N.E. Brigand

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N.E. Brigand last won the day on December 28 2019

N.E. Brigand had the most liked content!

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About N.E. Brigand

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    DCP Fanatic

Profile Information

  • Your Drum Corps Experience
    Just a Fan
  • Your Favorite Corps
    Phantom Regiment & Boston Crusaders
  • Your Favorite All Time Corps Performance (Any)
    Santa Clara Vanguard 1999
  • Your Favorite Drum Corps Season
  • Gender
  • Location
    Cleveland, OH
  • Interests
    J.R.R. Tolkien, Cinema, Herpetology, Early Music, Theatre

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  1. Agreed. This goes back to "could" vs ."should", as Jeff said.
  2. Well, obviously when there is corrupt or seriously improper behavior that should be exposed to public scrutiny, it's always best when someone comes forward under their own name. But often those people fear reprisal.
  3. Based on that link, it sounds like there are documents. If so, someone at one of the corps in question should leak them.
  4. This is the first I've heard about supposed efforts by the late John Noonan, a board member with the Cavaliers, to expose a different drum corps scandal, although I have heard of the scandal in question from multiple DCP posters who I know to be well-connected (some of whom claimed that the story was going to break late last summer), but in keeping with past DCP practice, I won't be naming the alleged malefactor here. The Dropbox item at your link says that Noonan spoke with Tricia Nadolny before his passing. Given that she never published a story on this subject, it would seem there is not enough evidence for it to go public. Edited to add that one of Nadolny's former colleagues at the Philadelphia Inquirer, Lisa Gartner, today won a Polk Award for excellence in journalism for a story "exposing a pattern of violent abuse of boys at the Glen Mills Schools, a 193-year-old reformatory in suburban Delaware County". In a tweet responding to news of the award, Gartner thanked a number of people she's worked with, including Nadolny. Nadolny's latest story at USA Today concerns a sex scandal at a Baptist church in Oak Hill, PA.
  5. It's interesting to read the list of discontinued Olympic sports on this page: Basque Pelota Court Tennis Cricket Croquet Equestrian Vaulting Handball Lacrosse Military Patrol Motorboat Racing Pelota Polo Rackets Roque Tug-of-War As well as sports that were conducted as Olympic demonsration events but never added to the competition: American Football Australian Football Auto Racing Ballooning Bandy Boules Bowling Canne de combat Gaelic Football Gliding Glima Hurling Ice Stock Kaatsen Kendo Korfball Kyudo Lifesaving Ling Gymnastics Longue paume Pesapallo Roller Hocket Savate Ski Ballet Skijoring Sled Dog Racing Speed Skiing* Sumo Water Skiing Winter Pentathlon *I remember the speed skiing demonstration in 1992. One of the competitors was killed during practice when he struck a snow grooming vehicle at 100 mph.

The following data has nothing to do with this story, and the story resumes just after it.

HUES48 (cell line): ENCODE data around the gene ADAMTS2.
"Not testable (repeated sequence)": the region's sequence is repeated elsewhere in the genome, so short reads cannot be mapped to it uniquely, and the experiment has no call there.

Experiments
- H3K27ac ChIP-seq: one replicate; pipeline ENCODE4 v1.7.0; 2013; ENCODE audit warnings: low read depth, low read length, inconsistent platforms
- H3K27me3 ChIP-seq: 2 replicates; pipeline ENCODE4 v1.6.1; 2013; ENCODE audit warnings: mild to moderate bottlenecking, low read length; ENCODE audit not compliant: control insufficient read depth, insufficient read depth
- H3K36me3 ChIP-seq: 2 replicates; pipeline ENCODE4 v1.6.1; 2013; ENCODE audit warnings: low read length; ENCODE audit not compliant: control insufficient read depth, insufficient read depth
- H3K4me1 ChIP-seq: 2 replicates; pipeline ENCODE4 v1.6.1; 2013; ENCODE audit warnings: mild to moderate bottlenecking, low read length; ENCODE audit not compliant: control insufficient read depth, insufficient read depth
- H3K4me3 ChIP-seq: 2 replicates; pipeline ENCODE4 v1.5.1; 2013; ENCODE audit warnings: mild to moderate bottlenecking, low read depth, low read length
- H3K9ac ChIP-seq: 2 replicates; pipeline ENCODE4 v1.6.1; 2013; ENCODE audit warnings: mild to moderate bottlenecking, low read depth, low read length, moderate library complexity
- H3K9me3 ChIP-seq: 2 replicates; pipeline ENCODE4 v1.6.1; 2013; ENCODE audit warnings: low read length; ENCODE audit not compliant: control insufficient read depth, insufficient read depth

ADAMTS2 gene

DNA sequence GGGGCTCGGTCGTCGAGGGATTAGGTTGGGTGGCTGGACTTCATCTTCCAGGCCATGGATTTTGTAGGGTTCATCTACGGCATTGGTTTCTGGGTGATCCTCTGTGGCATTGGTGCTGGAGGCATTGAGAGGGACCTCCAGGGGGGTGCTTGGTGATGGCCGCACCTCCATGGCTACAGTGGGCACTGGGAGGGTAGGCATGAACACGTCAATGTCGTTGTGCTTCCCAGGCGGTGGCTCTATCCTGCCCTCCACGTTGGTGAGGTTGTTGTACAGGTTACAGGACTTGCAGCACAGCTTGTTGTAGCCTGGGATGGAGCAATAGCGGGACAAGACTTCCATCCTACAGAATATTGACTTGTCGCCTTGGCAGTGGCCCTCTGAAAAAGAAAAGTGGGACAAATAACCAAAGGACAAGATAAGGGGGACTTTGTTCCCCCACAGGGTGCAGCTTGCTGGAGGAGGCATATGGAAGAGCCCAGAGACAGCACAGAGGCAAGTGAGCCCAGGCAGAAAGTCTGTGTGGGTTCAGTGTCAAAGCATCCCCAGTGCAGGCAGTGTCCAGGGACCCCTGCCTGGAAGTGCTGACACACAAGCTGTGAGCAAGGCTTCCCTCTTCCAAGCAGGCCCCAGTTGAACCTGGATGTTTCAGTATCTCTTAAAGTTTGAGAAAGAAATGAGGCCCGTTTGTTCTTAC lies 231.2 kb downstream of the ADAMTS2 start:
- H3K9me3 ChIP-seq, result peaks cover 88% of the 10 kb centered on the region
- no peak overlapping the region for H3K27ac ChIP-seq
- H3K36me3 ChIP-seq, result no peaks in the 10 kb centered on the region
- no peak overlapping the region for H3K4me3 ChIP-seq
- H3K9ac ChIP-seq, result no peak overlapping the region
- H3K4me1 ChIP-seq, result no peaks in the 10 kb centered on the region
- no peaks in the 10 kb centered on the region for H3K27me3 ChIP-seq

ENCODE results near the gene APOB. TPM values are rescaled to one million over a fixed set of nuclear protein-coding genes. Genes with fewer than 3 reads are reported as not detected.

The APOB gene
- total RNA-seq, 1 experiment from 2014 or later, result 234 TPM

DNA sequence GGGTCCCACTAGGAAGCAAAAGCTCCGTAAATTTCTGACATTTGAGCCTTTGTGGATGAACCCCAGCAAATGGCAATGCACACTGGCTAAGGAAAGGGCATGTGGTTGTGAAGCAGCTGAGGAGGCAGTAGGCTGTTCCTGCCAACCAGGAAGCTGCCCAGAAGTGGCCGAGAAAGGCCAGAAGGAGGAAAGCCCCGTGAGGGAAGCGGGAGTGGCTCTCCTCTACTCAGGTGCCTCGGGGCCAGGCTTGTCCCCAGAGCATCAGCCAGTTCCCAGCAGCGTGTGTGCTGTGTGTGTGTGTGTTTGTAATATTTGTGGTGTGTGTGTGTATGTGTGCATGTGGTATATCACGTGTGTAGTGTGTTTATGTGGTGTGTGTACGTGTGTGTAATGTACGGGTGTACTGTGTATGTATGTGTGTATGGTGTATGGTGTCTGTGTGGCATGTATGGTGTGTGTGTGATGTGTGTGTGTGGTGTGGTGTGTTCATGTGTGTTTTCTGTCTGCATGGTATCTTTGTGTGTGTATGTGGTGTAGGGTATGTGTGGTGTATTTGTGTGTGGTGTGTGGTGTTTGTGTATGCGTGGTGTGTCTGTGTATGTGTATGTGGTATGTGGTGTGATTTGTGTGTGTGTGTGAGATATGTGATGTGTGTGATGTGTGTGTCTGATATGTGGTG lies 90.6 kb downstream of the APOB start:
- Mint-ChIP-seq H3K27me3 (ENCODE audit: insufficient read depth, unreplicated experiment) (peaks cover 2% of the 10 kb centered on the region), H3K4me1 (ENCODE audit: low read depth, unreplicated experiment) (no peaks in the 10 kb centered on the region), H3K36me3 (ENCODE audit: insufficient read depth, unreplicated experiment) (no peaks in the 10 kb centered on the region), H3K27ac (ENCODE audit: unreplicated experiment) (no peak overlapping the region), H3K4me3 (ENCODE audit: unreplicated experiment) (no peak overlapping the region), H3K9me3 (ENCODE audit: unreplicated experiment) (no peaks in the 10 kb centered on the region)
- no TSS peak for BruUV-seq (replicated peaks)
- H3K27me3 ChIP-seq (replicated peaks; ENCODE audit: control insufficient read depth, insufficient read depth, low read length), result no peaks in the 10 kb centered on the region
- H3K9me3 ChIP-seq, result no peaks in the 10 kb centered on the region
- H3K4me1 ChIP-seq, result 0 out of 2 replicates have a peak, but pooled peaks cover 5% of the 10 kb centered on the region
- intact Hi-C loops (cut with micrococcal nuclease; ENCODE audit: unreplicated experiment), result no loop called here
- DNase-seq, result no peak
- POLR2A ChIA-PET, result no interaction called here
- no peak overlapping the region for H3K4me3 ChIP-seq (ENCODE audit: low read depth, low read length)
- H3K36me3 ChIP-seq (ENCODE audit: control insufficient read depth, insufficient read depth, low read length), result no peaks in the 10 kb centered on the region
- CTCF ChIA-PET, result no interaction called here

6. Sorry, to be clear: I meant did anyone show up for the show that didn't happen? (Sunday night not Saturday night.)
  7. Did anyone ever hear if people showed up Sunday evening for the rescheduled but not terribly well-publicized DCA finals last year?
  8. Have previous schedules included a "Shut Down DCI Weekend" entry? In all caps, no less?
  9. Speaking of DCI videos... Eminem performed his Oscar-winning song "Lose Yourself" (from 8 Mile) tonight, some 17 years after it won at an Oscar ceremony he didn't attend. So a trivia question. Don't cheat and use DCX to look it up! Which Finalist corps included a sample of "Lose Yourself"? Bonus point for also naming the year. (As I recall, that sample was deleted from the DCI video for copyright reasons.)
  10. I see that for a boxing match in the 1920s, they got more than 120,000 in there. The 1969 VFW Nationals were won by the Kilties, back when they were a junior corps. They beat out the Cavaliers and the Troopers. The stadium was demolished in 1992. The last event held there seems to have been a Grateful Dead concert in 1989.
  11. Douglas produced Spartacus (1960) and used it to break the Hollywood blacklist. It was one of two films released that year whose screenplay was written under his own name by Dalton Trumbo, an unabashed Communist (portrayed in a recent film by Bryan Cranston) who had gone to prison for refusing to name names to the House Un-American Activities Committee. (The other 1960 film was Exodus, produced by Otto Preminger.) The film's conclusion, in which none of the slaves will rat out Spartacus to the authorities, was widely understood at the time as a reference to what happened in the U.S. in the 1950s. To see the film, John F. Kennedy, then the President-elect, crossed a picket line organized by the American Legion -- a group which of course is famous on these forums for its important role in drum corps competitions. Douglas's death leaves just one major star from the Golden Age of Hollywood (and Douglas's stardom really came at the end of that period) still living: Olivia de Havilland, who at 103 is a year younger than Douglas but who achieved fame about a decade before him with her roles in Captain Blood (1935), The Adventures of Robin Hood (1938), and Gone With the Wind (1939).
  12. Wikipedia says it was 78,000 at the time (and has been reduced since). I enjoyed this factoid: "It is nicknamed 'The Big O', a reference to both its name and to the doughnut-shape of the permanent component of the stadium's roof. It is also called 'The Big Owe' to reference the astronomical cost of the stadium and the 1976 Olympics as a whole."